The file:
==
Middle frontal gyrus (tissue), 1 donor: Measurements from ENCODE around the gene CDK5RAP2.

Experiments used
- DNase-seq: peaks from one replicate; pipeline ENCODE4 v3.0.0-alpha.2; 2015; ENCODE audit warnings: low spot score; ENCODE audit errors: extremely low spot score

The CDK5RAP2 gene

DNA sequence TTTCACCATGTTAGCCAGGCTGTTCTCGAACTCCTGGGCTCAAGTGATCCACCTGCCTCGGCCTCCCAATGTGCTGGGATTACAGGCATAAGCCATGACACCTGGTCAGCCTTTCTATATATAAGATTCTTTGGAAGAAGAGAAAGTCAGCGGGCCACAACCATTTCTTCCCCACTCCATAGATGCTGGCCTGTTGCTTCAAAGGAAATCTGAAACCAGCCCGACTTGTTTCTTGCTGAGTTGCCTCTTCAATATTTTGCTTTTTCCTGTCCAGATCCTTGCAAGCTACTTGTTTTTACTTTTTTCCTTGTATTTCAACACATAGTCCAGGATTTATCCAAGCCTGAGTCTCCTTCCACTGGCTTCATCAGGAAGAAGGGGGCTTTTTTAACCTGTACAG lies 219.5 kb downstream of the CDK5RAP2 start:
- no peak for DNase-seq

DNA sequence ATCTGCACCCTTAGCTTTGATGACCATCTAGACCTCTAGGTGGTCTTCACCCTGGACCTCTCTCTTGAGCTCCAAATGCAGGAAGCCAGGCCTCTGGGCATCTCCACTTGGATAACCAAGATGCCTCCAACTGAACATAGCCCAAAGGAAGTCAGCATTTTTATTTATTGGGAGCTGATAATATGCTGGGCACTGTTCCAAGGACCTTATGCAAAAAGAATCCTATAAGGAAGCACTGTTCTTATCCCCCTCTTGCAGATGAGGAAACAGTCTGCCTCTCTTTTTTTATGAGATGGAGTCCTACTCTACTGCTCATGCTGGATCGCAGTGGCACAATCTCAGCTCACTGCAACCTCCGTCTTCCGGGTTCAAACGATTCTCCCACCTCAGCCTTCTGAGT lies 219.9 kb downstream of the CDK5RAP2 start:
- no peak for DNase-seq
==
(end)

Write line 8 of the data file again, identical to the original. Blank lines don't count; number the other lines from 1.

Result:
- no peak for DNase-seq